Economic Value Added - EVA



Next video:
Loading the player...

Learn about this metric that measures a company's financial performance based on its residual wealth.

Related Articles
  1. Investing

    Explaining Residual Value

    Residual value is a measurement of how much a fixed asset is worth at the end of its lease, or at the end of its useful life.
  2. Trading

    Valuing A Company Using The Residual Income Method

    Learn the underlying basics behind the residual income model and how it can be used to place an absolute value on a firm.
  3. Investing

    What are Metrics?

    Metrics are tools that measure a company’s performance.
  4. Trading

    EVA: What Does It Really Mean?

    By David Harper, (Contributing Editor - Investopedia Advisor) Contact David As we performed a sequence of calculations to find Disney's (DIS) 2004 economic profit, we discovered that despite ...
  5. Investing

    Understanding Basis Points

    Learn more about this frequently stated measure of stock performance.
  6. Financial Advisor

    How Big Is the Wealth Management and Financial Advisor Industry?

    Learn about the world's $74 trillion in managed assets, and why the wealth management industry is drastically different following the financial crisis of 2007-2008.
  7. Financial Advisor

    Career Advice: Financial Planner Vs. Wealth Manager

    Understand the differences between a career in financial planning and wealth management, and identify which is better for you based on your goals and talents.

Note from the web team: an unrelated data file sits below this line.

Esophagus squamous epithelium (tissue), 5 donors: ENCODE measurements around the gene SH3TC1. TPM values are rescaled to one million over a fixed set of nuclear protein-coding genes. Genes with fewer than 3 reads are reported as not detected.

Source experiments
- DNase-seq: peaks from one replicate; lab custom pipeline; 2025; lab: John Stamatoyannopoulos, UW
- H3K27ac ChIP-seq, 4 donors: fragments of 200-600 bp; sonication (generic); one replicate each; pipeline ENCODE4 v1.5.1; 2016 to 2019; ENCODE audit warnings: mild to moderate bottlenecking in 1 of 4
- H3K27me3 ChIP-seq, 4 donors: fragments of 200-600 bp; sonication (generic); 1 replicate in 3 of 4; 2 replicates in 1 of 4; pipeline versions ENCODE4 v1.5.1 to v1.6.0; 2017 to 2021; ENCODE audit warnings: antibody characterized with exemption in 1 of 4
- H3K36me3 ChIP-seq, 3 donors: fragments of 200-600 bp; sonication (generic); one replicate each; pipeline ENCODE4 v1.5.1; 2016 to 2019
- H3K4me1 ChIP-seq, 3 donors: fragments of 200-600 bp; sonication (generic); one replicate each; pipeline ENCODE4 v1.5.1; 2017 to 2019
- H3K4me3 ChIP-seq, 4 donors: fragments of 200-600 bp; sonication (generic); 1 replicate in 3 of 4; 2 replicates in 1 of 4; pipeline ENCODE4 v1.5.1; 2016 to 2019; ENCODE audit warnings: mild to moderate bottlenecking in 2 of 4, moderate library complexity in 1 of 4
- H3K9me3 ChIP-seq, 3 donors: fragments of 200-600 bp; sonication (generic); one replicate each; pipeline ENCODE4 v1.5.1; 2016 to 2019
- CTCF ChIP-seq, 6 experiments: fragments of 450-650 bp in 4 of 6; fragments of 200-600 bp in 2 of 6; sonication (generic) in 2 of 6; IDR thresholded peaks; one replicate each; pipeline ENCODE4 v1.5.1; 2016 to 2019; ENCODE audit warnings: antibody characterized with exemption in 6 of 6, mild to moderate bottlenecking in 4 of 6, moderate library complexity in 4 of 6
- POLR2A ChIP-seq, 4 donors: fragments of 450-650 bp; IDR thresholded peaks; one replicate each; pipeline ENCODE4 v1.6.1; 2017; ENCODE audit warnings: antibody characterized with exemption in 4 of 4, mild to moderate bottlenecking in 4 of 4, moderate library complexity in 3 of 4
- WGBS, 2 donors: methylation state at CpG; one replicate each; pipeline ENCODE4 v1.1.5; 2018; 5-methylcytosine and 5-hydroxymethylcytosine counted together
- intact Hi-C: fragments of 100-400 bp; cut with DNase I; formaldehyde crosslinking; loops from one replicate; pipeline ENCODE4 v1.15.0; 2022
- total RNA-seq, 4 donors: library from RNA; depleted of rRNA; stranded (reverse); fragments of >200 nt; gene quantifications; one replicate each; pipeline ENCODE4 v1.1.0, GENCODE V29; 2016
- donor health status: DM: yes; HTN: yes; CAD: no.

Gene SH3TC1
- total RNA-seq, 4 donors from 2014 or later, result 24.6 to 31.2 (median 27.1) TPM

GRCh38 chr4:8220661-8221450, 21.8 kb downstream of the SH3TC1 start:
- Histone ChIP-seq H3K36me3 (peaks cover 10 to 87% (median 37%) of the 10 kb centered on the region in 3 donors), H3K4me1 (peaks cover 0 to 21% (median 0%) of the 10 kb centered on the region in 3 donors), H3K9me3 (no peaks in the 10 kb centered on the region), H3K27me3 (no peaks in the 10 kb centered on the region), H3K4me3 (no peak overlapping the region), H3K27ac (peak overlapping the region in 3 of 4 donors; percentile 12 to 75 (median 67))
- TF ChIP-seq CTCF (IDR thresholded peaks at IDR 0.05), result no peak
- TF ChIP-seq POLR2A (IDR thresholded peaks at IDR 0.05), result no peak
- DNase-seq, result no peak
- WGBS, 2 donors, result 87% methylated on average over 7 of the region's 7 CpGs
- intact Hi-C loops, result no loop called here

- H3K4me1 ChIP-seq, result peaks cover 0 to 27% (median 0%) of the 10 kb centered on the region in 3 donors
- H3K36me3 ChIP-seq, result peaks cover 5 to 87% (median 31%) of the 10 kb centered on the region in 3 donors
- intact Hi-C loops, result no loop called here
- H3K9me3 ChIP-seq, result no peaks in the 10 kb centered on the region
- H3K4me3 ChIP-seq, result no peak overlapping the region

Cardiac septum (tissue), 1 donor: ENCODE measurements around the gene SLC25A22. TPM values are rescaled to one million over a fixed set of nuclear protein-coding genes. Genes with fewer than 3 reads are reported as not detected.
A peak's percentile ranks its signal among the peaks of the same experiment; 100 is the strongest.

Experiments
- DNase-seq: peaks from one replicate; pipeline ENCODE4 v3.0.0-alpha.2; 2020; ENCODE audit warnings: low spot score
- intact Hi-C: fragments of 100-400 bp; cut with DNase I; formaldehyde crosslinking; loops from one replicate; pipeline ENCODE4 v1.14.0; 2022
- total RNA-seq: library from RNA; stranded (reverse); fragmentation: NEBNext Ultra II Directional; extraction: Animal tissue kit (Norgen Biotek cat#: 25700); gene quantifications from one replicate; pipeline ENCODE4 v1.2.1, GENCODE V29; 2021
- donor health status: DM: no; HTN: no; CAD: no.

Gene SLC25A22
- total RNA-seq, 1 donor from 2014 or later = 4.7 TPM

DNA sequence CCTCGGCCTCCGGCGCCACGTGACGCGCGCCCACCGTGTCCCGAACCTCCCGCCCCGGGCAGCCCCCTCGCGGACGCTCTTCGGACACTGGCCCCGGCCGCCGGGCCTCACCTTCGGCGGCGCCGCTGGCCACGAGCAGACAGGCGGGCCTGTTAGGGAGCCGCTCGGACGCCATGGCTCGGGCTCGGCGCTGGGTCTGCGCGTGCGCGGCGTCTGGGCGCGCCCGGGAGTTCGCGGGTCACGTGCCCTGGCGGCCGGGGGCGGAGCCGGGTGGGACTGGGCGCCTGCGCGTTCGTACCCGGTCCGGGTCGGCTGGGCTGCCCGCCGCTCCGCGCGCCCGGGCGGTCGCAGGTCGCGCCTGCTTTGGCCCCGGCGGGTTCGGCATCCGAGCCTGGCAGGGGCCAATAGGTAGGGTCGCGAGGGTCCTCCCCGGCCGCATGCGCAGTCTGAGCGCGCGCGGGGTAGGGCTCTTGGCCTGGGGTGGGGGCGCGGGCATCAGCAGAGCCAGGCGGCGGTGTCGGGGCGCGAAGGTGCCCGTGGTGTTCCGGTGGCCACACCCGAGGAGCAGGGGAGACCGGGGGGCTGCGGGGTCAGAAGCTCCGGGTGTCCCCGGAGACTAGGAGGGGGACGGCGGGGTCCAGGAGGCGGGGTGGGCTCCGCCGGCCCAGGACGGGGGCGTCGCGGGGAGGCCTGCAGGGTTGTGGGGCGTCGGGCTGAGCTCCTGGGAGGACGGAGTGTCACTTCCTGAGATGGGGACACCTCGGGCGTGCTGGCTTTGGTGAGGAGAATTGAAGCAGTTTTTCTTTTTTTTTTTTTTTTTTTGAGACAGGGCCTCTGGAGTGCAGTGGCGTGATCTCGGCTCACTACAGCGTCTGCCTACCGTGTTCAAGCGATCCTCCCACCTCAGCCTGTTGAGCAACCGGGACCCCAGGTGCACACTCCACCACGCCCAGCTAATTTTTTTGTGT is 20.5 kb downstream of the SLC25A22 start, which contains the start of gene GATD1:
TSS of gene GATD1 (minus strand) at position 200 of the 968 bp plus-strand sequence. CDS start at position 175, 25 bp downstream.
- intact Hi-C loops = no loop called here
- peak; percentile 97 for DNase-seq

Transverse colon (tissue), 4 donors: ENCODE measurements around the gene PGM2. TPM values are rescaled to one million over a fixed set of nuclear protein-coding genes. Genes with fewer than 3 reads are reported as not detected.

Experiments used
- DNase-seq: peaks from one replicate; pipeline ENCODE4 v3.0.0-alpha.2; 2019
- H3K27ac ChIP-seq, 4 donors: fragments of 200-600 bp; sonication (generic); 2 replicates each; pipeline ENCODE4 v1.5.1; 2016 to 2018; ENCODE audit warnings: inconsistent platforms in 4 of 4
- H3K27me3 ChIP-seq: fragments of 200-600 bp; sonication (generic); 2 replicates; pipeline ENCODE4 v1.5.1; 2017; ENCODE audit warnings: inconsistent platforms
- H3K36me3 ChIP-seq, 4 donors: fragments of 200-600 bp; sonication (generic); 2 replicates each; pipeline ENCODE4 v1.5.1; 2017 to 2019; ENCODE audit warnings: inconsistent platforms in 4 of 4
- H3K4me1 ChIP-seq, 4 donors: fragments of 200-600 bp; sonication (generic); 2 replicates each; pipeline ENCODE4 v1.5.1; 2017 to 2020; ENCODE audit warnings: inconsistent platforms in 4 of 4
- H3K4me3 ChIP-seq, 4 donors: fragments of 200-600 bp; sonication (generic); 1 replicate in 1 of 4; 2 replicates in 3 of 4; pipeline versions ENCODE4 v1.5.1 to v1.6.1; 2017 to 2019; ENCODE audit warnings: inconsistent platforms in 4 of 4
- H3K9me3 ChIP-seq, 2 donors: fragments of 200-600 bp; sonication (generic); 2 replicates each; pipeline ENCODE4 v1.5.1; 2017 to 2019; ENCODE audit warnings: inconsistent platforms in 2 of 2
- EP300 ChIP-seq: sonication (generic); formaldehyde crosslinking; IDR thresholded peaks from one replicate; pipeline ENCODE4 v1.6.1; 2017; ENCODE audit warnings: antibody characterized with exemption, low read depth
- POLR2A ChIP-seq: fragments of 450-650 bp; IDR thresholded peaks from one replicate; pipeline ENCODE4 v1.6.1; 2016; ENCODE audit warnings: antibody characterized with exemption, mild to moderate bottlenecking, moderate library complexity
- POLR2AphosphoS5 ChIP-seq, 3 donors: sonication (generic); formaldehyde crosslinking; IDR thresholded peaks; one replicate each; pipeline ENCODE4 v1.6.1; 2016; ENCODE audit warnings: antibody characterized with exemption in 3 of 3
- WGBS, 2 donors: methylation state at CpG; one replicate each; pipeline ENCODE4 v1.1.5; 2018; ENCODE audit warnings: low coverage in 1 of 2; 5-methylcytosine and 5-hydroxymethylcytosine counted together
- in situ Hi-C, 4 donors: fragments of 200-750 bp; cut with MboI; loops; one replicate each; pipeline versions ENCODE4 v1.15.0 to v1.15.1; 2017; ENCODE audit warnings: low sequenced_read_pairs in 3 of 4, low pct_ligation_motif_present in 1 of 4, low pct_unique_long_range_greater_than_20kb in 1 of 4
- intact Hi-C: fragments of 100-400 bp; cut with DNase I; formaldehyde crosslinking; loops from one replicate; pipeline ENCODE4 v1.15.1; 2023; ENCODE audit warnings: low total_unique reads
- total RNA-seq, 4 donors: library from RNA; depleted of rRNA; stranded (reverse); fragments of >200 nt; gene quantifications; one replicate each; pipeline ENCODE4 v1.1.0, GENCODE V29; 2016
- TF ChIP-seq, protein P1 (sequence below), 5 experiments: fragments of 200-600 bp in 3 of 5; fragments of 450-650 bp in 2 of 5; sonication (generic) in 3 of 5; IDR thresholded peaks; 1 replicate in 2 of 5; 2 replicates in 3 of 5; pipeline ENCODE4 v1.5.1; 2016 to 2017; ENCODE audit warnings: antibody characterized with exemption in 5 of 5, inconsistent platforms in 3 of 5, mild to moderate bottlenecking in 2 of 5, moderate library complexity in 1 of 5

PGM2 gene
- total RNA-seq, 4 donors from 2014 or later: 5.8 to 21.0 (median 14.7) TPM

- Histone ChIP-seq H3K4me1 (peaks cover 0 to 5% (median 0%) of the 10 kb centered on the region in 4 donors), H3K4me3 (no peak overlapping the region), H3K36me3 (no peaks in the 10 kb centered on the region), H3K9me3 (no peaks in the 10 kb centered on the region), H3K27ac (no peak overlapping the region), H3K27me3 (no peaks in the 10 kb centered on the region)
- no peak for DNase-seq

8. Trading

    Working Capital

    Working capital is one of the basic metrics used to evaluate a company's financial health. Find out what it can tell you about a stock and learn how to calculate it.
  9. Managing Wealth

    Interpreting A Strategy Performance Report

    These key performance metrics will help you decide if your trading strategy is a winner.
  10. Financial Advisor

    Key Metrics to Measure Your Advisory Practice

    These key metrics can help financial advisors measure their success.
Hot Definitions
  1. Glass-Steagall Act

    An act the U.S. Congress passed in 1933 as the Banking Act, which prohibited commercial banks from participating in the investment ...
  2. Quantitative Trading

    Trading strategies based on quantitative analysis which rely on mathematical computations and number crunching to identify ...
  3. Bond Ladder

    A portfolio of fixed-income securities in which each security has a significantly different maturity date. The purpose of ...
  4. Duration

    A measure of the sensitivity of the price (the value of principal) of a fixed-income investment to a change in interest rates. ...
  5. Dove

    An economic policy advisor who promotes monetary policies that involve the maintenance of low interest rates, believing that ...
  6. Cyclical Stock

    An equity security whose price is affected by ups and downs in the overall economy. Cyclical stocks typically relate to companies ...
Trading Center